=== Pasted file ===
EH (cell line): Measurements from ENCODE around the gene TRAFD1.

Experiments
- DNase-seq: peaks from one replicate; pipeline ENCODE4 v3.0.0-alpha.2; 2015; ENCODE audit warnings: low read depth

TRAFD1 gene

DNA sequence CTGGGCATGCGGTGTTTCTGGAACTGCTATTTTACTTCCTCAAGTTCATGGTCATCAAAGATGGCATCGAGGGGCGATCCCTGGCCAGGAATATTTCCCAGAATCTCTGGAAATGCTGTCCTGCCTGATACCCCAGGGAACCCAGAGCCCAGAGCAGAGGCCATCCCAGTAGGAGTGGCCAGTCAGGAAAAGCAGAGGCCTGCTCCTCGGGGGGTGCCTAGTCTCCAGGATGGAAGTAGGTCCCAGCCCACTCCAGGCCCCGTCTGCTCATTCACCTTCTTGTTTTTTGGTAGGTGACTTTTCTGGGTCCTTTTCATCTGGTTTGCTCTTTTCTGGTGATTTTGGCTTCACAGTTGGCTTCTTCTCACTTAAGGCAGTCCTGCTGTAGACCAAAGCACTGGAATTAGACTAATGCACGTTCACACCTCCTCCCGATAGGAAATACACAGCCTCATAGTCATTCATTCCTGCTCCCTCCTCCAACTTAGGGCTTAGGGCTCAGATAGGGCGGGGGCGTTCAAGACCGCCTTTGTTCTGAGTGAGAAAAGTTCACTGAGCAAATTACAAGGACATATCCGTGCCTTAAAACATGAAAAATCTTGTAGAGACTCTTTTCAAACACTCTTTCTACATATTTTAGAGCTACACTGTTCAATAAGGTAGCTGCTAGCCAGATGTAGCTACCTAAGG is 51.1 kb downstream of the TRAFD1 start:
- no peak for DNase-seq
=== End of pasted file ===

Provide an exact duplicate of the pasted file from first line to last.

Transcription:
EH (cell line): Measurements from ENCODE around the gene TRAFD1.

Experiments
- DNase-seq: peaks from one replicate; pipeline ENCODE4 v3.0.0-alpha.2; 2015; ENCODE audit warnings: low read depth

TRAFD1 gene

DNA sequence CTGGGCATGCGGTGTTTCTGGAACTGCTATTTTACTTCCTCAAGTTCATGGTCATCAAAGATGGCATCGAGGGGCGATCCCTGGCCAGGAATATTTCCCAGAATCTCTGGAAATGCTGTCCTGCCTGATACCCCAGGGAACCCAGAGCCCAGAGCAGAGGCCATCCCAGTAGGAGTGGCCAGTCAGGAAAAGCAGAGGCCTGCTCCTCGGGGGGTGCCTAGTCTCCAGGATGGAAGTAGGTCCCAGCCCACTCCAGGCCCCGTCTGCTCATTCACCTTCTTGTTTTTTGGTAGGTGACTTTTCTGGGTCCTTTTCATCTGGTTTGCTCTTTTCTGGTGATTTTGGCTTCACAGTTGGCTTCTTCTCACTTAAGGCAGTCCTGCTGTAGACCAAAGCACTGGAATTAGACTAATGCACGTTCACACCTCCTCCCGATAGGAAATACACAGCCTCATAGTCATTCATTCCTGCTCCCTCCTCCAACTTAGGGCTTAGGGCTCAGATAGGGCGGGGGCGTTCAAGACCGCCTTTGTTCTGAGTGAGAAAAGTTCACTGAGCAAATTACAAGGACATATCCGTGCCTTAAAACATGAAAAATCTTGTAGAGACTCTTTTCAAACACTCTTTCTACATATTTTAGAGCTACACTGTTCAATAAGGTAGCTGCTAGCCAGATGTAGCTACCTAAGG is 51.1 kb downstream of the TRAFD1 start:
- no peak for DNase-seq